In a nutshell, we have a problem in modern, colloquial English. The word “truth” is used indiscriminately to refer to demonstrable assertions and objective facts on the one hand, and articles of faith on the other hand. A critical distinction between empirical reality and the longings of the spirit, logos and mythos, has been swept away for many, especially Christianists among whom the search for moral certitude stereotypically trumps any tolerance for ambiguity.

This confusion is the root of my statement, “Just because you believe it, doesn’t mean it’s true.” Except my statement misleads, because I myself am collapsing logos and mythos when I do this.

The reality is that world is ambiguous. Not at a metrics layer, where an angstrom is an angstrom and a UTC second is a UTC second, but within the realm of human experience. Our minds are complex, requiring both logos and mythos to feed our inner lives. I am a raging atheist, but I find my mythos in writing and reading. (I once told that most of my fiction was an argument with the God I don’t believe in.) I suspect that even the strong atheists like Dawkins and Myers get their mythos fix somewhere.

We as a culture need to maintain the distinction, while also honoring a balance between these two forces. I as a person need to do this. A collective understanding of how matters of mythos inflect logos, and how matters of logos inflect mythos would render irrelevant much of what drives me to distraction about religion in politics. The entire societal argument about the teaching of evolution, for example, is nothing but a confusion of logos and mythos.

Fitting it all together

I can’t even begin to say how I’ll fit all this together going forward. I’m trying to adapt my thinking to my real goals — better decision making in the public square and the political sphere, and specifically decision making that’s rooted in rational analysis and policy discussion rather than Christianists myths and false certitude.

I continue see the world the way I do — via a profoundly empirical view — but I’m not out to deconvert anyone from their faith. I am out to urge people of all faiths and perspectives to see the world as it is, understand and acknowledge the consequences of their own beliefs, and work together to mutual improvement instead of the mutual detriment that Christianism (not to mention the worst excesses of other faiths) drives us toward like Garadene swine running screaming into the sea.

It’s not like I’ve got much else on my plate.

[religion] Back to pink unicorns, part 1 of 2

More on religion, politics and me, following this recent post and its rather robust comment thread.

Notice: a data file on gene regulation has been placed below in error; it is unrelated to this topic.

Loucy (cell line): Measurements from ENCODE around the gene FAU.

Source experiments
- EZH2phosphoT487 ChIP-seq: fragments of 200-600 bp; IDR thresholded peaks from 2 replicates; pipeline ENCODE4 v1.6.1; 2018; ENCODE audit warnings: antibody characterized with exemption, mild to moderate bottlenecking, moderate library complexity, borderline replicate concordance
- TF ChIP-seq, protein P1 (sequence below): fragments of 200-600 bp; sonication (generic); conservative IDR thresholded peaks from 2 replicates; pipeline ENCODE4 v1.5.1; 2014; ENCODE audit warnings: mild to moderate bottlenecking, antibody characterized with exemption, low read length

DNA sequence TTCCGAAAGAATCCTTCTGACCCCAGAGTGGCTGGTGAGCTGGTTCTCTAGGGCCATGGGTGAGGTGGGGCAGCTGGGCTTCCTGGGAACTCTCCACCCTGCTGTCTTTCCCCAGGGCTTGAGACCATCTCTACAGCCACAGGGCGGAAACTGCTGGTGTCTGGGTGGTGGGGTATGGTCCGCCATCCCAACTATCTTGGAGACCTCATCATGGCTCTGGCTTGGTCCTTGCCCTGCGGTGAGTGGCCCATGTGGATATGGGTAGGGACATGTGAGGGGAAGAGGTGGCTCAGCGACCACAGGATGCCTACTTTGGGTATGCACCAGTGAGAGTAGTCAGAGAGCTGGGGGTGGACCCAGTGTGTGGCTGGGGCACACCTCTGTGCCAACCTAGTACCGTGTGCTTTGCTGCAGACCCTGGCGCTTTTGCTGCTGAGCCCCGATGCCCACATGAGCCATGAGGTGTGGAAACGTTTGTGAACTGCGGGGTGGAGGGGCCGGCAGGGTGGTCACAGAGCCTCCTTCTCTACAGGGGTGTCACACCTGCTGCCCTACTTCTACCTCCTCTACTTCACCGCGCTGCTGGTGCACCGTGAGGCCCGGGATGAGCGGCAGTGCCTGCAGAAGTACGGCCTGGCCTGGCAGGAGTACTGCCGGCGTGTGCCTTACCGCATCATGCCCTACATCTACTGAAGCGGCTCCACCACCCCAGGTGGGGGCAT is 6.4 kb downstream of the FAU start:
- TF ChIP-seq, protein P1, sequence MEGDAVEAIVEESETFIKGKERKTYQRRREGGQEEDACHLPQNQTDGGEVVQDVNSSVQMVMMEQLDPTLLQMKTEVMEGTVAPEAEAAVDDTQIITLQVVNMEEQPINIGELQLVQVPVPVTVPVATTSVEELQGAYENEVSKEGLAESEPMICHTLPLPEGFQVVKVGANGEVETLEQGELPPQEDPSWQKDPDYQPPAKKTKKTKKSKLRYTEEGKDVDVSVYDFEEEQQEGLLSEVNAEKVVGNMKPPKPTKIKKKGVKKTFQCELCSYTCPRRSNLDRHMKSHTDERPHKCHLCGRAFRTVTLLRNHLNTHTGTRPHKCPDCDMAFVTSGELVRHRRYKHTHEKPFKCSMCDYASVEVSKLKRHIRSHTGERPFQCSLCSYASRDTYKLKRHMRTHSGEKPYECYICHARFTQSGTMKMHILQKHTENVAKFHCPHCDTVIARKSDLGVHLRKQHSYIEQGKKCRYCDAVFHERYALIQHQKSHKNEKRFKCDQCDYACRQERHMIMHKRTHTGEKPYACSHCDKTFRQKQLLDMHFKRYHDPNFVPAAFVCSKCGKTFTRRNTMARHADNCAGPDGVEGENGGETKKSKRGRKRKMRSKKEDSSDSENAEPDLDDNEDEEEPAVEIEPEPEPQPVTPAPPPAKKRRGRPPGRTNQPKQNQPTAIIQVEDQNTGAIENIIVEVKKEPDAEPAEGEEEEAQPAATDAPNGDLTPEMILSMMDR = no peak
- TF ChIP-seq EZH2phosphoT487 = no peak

Context for the current post: expressed some dismay that I recently raised the “pink unicorn” argument, which he characterized as trivial. Likewise, made a lengthy, thoughtful comment about how she struggles with that, and from her view how the “pink unicorn” argument undermines the discourse.

As is usually the case, this sparked a lot of thought in me, but for now, I want to confine myself to the pink unicorn question. I am reluctantly concluding that I do not find it trivial, and in fact it might be critical. I am also concluding that leads to some errors of thought on my part, or at least, a failure of imagination on my part.

First, why I think the “pink unicorn” argument is nontrivial. Let me attempt this with a parable of sorts, so as to minimize the poking of sticks in eyes.

Let’s say I’m a Flat Earther. For the sake of discussion, assume this is a sincerely held spiritual conviction of mine, backed by many years of study of Flat Earth scripture, examination of the millennia old traditions of Flat Earthism, regular participation in Friday night Flat Earth Society Meetings, careful consideration of my premises and actions, observation of the natural world, and my own instincts about my body and soul.

As a Flat Earther, I’m very concerned with how international air travel is routed. Surely it cannot be safe for people to fly from California to Japan. They may fall off the edge of the world. Pilots are clever, and fly around the corners, but this is still dangerous. I fear for their bodies, and as a committed Flat Earther, I fear for their souls should the air crews and passengers perish on the journey.

Because I have tens of millions of fellow Americans who (roughly) share my beliefs, and the strong support of a major political party, I decide to seek a seat on the board of the Federal Aviation Administration. This is a critical issue. Flat Earth denialism risks not only the lives and safety of the people who don’t understand the issue, but all the innocents who are taken in by them. I want to make sure that air traffic safety standards, navigation practices and pilot training reflect this truth in which I sincerely believe.